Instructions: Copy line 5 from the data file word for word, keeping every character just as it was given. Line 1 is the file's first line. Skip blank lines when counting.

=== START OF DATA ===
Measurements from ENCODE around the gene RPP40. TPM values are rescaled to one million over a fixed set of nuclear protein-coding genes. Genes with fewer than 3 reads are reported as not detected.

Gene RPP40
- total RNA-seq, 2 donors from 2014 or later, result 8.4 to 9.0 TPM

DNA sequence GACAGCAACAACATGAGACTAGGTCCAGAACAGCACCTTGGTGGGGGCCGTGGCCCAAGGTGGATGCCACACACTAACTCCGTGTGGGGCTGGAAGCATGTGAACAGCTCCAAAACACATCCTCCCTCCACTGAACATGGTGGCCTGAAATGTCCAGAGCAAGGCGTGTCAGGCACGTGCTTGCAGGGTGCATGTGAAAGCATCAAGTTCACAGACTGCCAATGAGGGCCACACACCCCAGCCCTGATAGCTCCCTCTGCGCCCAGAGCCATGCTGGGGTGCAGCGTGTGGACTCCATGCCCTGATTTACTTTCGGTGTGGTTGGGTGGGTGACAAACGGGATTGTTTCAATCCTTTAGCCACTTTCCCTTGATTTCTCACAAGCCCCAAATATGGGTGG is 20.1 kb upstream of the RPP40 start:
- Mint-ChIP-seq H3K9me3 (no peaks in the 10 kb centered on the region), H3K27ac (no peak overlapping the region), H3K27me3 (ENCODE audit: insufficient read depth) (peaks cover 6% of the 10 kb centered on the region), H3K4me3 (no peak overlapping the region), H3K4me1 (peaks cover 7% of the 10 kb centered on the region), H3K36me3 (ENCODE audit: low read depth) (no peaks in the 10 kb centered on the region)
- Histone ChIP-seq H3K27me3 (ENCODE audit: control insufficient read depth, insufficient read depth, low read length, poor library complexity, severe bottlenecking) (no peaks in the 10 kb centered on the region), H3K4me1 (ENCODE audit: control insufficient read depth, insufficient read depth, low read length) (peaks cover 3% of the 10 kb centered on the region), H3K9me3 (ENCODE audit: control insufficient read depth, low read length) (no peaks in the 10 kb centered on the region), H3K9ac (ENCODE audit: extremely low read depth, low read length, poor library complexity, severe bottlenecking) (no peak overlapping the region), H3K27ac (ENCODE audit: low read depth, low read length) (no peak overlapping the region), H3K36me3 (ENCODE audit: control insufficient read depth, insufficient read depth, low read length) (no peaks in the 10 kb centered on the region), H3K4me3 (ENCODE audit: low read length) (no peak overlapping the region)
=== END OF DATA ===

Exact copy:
- Mint-ChIP-seq H3K9me3 (no peaks in the 10 kb centered on the region), H3K27ac (no peak overlapping the region), H3K27me3 (ENCODE audit: insufficient read depth) (peaks cover 6% of the 10 kb centered on the region), H3K4me3 (no peak overlapping the region), H3K4me1 (peaks cover 7% of the 10 kb centered on the region), H3K36me3 (ENCODE audit: low read depth) (no peaks in the 10 kb centered on the region)